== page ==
An Appreciation for Today

by Willem Lange 

Thinking, as I once did, of the Internet as basically a source of information, I was astonished when a professor once told me how it was a great plagiarism detector: “Just type in a sentence or two that you suspect, and if it’s been recorded before, there it’ll be.”

EAST MONTPELIER – One of the pleasant features of the current isolation caused by the pandemic is the chance to get better acquainted with the mundane features of our everyday lives. After Coco, the alarm clock, rouses us in the dark at six, I’m careful to thank him; and a few minutes later, I thank Bud (for the hot water), Hotshot (for the blast of heat from the bathroom ceiling), Brauser (for the shower), and Lumie (for the light in the shower). After dressing, I bid a fond bon jour to Mlle. Soleil de la Nuit, the night light in the hall, for her fidélité, and bid her dormez bien. Then it’s into the dark kitchen to salute M. Café, fill his tank and bunker, and bid him À bientot. Having thus awakened my mind, said hello to my faithful companions, and exhausted nearly all my French, I slip into the office, turn on the computer, and take my pills.

While the coffee perks, I use the computer to check my mail, read the latest news from the Post and Times, and take a browse through Facebook to see what’s getting people’s attention that morning. As I do, it often occurs to me what a marvel it is – though likely unappreciated by those who’ve grown up with it – to have virtually everything we ever could want to know right in front of us and at our fingertips. As Jimmy Wales, the founder of Wikipedia, reminds us in his occasional appeals for support, “Imagine a world in which every single person on the planet has free access to the sum of all human knowledge.”

I’m not sure that the “every single person on the planet” business is doable, or even desirable; but most of us who’ve done much research on the way to a degree probably recall with distaste the laborious process of pulling out the little card catalog drawers and jotting down the call numbers of the books, articles, or magazines we needed. And many’s the time, facing a deadline, I called the local reference librarian to ask a question about Clarence Birdseye or the Treaty of Ghent.

No more. While recognizing that Wikipedia, for example, is written largely by volunteer experts, we can usually rely upon it for basic facts and information. It does wander a bit on subjects like religion; but once you’ve identified the writer’s particular bias, you just add salt and go for it. The news I read, for all the base calumnies leveled at it by our current President, and all the hounds baying up its tree, is pretty reliable. And I don’t have to endure between five and ten minutes of commercials aimed at frightening senior citizens into saving (read spending more) on medical insurance and mortgages. Joe Namath and Tom Selleck are no longer welcome on the property.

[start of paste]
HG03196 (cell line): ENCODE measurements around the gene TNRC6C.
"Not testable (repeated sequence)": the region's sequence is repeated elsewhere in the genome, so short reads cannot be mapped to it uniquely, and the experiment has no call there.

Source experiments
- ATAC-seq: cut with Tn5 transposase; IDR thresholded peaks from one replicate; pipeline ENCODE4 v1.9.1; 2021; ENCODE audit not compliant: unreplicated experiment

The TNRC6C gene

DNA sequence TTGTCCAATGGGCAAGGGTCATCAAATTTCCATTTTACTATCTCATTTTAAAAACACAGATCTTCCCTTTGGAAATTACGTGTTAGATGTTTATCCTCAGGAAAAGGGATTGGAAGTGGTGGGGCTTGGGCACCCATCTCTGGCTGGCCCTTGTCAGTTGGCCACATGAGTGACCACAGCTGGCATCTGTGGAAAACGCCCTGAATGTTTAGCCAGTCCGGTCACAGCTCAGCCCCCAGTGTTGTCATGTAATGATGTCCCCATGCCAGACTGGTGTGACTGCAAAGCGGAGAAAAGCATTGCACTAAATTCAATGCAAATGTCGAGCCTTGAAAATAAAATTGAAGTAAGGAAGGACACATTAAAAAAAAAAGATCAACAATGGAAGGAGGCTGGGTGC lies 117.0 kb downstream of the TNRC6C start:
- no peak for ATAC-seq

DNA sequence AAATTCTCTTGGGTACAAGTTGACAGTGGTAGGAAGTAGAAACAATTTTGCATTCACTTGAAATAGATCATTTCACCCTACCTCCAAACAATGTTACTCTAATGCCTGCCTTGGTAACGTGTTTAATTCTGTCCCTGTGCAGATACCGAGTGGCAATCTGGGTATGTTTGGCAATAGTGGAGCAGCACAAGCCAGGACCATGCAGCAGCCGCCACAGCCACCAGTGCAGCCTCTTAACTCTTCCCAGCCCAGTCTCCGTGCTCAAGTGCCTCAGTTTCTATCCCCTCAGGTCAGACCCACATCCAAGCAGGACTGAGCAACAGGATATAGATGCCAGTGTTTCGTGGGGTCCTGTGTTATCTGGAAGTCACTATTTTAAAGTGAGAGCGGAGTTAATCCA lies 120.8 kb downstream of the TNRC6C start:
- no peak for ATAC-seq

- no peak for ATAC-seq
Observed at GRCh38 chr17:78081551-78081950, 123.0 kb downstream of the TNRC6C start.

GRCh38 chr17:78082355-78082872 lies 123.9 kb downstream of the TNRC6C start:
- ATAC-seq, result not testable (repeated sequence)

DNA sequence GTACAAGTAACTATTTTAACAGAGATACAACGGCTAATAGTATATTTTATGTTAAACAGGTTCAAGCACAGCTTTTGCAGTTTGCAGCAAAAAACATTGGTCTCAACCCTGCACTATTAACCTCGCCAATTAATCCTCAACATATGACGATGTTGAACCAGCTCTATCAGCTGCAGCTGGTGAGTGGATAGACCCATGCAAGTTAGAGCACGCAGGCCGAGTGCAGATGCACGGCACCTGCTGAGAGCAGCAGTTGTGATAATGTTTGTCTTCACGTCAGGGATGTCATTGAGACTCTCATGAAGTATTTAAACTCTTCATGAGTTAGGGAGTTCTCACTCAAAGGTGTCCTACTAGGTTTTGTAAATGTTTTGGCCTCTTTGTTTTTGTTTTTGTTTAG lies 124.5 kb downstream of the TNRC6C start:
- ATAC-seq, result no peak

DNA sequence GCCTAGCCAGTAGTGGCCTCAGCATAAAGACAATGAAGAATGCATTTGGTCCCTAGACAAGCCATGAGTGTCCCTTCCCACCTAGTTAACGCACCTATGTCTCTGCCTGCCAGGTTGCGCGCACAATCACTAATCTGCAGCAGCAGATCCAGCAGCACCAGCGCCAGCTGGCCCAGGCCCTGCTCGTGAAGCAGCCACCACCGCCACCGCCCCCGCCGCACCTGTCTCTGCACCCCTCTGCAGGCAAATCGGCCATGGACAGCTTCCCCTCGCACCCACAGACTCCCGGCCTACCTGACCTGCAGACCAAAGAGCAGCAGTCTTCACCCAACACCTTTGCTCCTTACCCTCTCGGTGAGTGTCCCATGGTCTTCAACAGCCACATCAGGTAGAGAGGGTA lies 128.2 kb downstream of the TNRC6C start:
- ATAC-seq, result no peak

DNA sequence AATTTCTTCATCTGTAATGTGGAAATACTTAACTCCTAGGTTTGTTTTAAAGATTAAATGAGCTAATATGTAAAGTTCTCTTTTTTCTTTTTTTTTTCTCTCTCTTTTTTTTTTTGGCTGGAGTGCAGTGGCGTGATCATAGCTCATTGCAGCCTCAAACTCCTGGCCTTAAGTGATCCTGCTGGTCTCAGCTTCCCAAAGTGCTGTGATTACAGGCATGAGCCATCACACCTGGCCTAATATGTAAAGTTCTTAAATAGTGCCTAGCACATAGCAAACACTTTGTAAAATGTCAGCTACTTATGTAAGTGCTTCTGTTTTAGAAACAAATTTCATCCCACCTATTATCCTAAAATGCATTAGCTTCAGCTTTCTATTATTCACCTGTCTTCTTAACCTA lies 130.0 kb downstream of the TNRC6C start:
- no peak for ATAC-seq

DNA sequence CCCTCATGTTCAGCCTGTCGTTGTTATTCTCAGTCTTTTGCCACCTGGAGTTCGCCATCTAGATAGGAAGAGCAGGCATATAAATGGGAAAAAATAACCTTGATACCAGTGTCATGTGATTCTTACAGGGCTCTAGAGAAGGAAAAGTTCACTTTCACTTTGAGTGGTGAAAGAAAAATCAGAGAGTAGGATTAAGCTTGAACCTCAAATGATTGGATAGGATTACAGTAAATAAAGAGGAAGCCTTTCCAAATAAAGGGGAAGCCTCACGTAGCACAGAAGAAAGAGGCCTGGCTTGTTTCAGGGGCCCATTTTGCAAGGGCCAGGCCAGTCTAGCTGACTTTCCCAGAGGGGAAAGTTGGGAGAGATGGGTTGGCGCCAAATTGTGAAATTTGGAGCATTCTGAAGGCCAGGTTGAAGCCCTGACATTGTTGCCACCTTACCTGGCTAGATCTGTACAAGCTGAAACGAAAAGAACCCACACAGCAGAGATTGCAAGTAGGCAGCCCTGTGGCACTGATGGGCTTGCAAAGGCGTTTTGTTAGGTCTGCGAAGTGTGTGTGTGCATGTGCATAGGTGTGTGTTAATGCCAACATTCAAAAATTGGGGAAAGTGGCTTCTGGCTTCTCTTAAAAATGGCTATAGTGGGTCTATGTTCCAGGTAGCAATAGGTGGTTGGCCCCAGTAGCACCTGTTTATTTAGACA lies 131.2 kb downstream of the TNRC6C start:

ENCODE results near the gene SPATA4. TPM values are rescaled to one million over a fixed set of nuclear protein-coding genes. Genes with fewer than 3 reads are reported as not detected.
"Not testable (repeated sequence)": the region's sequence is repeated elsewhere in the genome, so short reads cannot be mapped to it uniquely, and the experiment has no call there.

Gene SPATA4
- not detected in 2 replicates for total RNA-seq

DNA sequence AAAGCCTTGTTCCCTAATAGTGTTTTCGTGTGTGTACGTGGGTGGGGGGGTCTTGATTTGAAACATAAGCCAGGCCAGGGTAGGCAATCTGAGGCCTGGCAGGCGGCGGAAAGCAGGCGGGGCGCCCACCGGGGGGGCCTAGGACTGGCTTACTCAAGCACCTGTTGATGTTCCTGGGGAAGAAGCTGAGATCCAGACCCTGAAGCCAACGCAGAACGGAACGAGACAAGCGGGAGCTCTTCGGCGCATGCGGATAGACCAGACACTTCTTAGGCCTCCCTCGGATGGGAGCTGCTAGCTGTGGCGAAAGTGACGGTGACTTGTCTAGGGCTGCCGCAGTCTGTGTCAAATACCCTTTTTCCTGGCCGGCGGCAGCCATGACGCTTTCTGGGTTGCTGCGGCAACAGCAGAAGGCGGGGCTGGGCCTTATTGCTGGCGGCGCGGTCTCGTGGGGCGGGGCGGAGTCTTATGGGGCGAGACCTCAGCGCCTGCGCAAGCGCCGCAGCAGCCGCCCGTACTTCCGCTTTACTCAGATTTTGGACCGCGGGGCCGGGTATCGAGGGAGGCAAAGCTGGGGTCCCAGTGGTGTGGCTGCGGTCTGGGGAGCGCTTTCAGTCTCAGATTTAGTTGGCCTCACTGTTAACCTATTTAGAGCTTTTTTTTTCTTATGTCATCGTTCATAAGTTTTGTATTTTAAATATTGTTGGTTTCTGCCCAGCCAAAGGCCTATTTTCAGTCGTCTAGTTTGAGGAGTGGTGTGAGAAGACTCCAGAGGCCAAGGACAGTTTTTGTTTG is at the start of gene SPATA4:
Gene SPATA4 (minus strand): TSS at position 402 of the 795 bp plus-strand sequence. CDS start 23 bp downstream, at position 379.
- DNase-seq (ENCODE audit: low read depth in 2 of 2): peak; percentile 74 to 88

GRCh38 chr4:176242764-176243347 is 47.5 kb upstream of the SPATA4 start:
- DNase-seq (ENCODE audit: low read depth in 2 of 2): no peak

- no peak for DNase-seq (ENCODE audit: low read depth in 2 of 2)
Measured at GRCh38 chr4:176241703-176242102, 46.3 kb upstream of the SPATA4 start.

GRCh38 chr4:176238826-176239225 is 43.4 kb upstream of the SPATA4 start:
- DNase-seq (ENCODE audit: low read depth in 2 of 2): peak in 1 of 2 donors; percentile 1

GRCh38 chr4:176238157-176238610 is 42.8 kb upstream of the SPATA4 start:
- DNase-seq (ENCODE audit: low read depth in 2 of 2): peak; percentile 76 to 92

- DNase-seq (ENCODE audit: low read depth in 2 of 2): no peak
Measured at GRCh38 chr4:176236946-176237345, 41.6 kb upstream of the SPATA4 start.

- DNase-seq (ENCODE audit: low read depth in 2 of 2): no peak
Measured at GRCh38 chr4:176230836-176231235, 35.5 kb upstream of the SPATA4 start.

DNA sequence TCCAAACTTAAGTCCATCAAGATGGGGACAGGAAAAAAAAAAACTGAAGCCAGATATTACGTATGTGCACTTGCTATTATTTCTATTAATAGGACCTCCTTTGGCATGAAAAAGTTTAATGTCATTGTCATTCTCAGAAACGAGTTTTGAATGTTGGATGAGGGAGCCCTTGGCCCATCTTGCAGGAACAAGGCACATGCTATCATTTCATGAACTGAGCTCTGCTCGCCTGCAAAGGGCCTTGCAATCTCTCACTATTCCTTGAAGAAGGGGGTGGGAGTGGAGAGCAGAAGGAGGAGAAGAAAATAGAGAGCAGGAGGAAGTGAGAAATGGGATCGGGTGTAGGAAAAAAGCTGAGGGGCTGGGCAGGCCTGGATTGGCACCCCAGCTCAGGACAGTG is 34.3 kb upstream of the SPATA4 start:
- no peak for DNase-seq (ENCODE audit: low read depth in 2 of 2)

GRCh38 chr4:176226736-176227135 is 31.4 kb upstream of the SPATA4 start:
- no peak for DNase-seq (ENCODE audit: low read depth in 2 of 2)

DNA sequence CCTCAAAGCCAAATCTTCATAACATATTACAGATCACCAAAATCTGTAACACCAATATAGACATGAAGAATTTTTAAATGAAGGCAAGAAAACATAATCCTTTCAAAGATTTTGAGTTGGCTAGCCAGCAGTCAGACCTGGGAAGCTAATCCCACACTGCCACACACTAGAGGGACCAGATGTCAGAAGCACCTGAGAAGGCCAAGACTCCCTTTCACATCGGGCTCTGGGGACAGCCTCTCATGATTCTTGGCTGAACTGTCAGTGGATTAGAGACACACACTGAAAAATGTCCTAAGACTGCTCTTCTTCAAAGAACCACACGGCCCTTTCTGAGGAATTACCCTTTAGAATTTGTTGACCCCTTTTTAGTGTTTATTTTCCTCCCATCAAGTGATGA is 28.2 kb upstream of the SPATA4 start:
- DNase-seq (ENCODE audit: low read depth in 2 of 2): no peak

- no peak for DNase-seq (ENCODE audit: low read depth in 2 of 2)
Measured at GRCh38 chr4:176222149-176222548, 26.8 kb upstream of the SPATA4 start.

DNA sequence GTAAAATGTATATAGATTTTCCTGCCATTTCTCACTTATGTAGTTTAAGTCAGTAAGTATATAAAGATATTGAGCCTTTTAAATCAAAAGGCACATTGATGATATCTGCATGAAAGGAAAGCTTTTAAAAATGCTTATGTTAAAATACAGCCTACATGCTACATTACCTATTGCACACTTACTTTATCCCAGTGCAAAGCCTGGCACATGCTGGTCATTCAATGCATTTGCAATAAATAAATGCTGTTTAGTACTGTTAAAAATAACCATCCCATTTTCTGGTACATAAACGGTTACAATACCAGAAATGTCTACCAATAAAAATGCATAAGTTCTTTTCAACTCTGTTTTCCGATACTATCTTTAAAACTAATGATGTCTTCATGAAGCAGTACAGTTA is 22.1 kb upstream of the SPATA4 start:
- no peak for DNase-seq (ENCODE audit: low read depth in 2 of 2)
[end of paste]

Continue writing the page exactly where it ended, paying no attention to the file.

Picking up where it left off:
Thinking, as I once did, of the Internet as basically a source of information, I was astonished when a professor once told me how it was a great plagiarism detector: “Just type in a sentence or two that you suspect, and if it’s been recorded before, there it’ll be.” That, for me, expanded into the search for half-remembered song lyrics or poems. Thank you, Professor!

I could never get my father, a deaf clergyman, to try the Internet. Granted, he was over ninety, but he was an extrovert and had lobbied successfully for reconditioned TTYs for the deaf, and then for closed captioning on TV screens. Still, he looked with suspicion at the screen and keyboard. He’d read stories about the risqué material available and was clearly loath to venture into that domain. The devil lurked in the Internet. I argued that the devil was in everything, if you thought about it; he was just more easily accessible on the Internet. No soap. Dad’s computer gathered dust.

Remembering the early days of this weekly column, almost forty years ago, when I composed in longhand, then typed the script and delivered it in person to the newspaper office, I’m delighted by the difference between then and now, and suspect the next forty years will see even more amazing changes. The late John Kemeny, a former president of Dartmouth, once observed that the average undergraduate carried in his or her pocket more computing capacity than the college’s (now defunct) Kiewit Computation Center.

 And so it goes. I face this screen, which conceals behind itself capacities that I will never need or can even conceive of. It’s cranky sometimes; so am I. But – especially in this time of isolation – it’s a window to all that is wonderful, amazing, deplorable, and appalling in our world.